Sonipat, Oct 23 : Speaking on study of the victims of crime and the psychological effects of their experience in India, Ravi Nair, Executive Director of the South Asia Human Rights Documentation Centre (SAHRDC), on Wednesday said that there is an urgent need for mandatory implementation of compensation and official immunity to facilitate victim aid in the country.
Terming victimology in India as the curious osmosis of a state-centric and more citizen-focused science, Nair has called for developing improved methods for relief to victims in the country.
"We need to take to take a cue from Indonesia in implementing mandatory compensation and official immunity in a bid to facilitate victim aid in the country," Nair said at the 8th International Conference on Victim Assistance held at the Jindal Global University in Sonipat, Haryana on October 21 and 22.
The two-day conference deliberated extensively on the multiple issues around Victims assistance: Victims' Rights and the Criminal Justice System, Violence within Family, Sex, Gender and Sexuality, Role of NGOs, Violence Against Women and Children, Media and Cyber Victimisation, Human Trafficking and Victimisation of Immigrants.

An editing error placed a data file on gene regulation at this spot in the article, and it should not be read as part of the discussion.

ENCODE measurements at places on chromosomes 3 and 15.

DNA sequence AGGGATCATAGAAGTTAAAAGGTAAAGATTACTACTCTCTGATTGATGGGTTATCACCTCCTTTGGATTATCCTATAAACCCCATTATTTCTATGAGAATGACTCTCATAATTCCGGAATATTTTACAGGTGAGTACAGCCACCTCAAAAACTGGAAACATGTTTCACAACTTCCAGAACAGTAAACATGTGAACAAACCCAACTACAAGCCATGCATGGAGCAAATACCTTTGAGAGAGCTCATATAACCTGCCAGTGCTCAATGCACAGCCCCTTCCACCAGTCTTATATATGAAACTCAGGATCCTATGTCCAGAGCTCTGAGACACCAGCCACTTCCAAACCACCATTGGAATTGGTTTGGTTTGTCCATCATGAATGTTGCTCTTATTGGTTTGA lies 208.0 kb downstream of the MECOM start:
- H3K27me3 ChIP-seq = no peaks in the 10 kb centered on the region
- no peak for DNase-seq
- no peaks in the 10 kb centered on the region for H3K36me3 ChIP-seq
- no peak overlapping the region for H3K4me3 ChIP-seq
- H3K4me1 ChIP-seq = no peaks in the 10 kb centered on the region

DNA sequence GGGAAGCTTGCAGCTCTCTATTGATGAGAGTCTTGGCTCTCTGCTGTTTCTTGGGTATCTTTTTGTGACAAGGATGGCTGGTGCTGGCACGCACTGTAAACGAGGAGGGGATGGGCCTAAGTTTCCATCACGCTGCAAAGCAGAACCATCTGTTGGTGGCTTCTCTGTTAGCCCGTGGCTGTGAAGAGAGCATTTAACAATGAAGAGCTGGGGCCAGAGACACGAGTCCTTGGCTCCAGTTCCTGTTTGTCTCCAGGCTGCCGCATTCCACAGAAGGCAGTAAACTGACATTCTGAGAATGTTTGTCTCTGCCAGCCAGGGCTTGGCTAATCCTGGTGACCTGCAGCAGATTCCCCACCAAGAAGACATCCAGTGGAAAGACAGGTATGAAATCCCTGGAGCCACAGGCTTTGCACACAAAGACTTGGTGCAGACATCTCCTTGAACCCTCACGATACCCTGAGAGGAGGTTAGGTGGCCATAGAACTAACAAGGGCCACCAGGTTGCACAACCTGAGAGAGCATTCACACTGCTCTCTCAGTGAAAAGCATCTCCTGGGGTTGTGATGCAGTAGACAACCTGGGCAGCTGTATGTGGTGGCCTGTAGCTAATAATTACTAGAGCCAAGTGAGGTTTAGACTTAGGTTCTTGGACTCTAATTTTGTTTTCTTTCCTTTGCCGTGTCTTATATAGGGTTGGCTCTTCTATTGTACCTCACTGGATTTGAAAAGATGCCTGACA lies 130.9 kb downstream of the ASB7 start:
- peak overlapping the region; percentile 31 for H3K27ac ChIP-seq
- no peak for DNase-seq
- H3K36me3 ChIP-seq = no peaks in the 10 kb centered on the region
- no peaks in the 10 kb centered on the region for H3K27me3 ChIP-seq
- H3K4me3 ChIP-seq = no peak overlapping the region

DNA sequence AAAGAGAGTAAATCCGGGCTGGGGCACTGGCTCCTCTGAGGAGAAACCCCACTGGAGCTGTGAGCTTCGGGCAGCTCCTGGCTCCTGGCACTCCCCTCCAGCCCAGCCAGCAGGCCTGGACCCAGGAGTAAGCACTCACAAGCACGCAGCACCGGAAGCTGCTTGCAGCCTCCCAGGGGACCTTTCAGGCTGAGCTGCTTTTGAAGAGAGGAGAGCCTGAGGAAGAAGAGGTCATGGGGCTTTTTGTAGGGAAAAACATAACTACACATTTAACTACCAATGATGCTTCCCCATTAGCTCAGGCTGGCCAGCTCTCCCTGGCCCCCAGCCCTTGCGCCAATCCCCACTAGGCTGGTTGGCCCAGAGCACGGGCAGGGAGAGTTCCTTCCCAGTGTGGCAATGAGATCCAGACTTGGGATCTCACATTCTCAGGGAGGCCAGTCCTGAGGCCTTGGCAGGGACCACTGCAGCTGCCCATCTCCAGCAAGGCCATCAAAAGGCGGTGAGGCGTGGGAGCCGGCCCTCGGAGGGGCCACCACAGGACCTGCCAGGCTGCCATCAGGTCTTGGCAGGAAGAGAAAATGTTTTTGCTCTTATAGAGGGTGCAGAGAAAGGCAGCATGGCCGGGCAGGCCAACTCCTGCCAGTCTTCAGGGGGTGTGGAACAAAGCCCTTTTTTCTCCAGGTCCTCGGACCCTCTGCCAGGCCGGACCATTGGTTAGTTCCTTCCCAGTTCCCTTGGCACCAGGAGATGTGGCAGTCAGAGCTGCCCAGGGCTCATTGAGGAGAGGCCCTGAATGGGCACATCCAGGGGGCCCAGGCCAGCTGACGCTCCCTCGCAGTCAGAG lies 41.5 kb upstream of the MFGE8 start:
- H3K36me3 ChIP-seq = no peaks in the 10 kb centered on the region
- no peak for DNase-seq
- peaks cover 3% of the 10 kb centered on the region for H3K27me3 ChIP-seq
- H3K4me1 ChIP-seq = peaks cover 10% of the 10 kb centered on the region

"We organise this conference every year and have reached its 8th edition. We have seen increased interest as never before this year with more than 550 registrations and about 250 abstracts for presentation," Professor Sanjeev P. Sahni, Principal Director, JIBS, said in a statement.
Sahni also proposed joint workshops to be held by JIBS on Victim Assistance where students can participate with other delegates related to the criminal justice system.
"The main theme of workshop will discuss and provide resolution towards victim assistance," he said.
In a session on 'Victim Assistance', P.M. Nair, Chairperson, Centre of Excellence and Centre of Research and Learning (CORAL) highlighted the main hindrances in criminal justice system.
"We go by the number of trafficking and the number of rescues done by the NGOs, but there is history of rescuing the same victim from different places in different times, which reflect the inefficiency and increased vulnerability," he said.
Forty papers were presented by eminent behavioural scientists and 'Victimology and Psychological Studies' scholars from across the globe.
Over 100 delegates from different universities from various countries participated in the conference.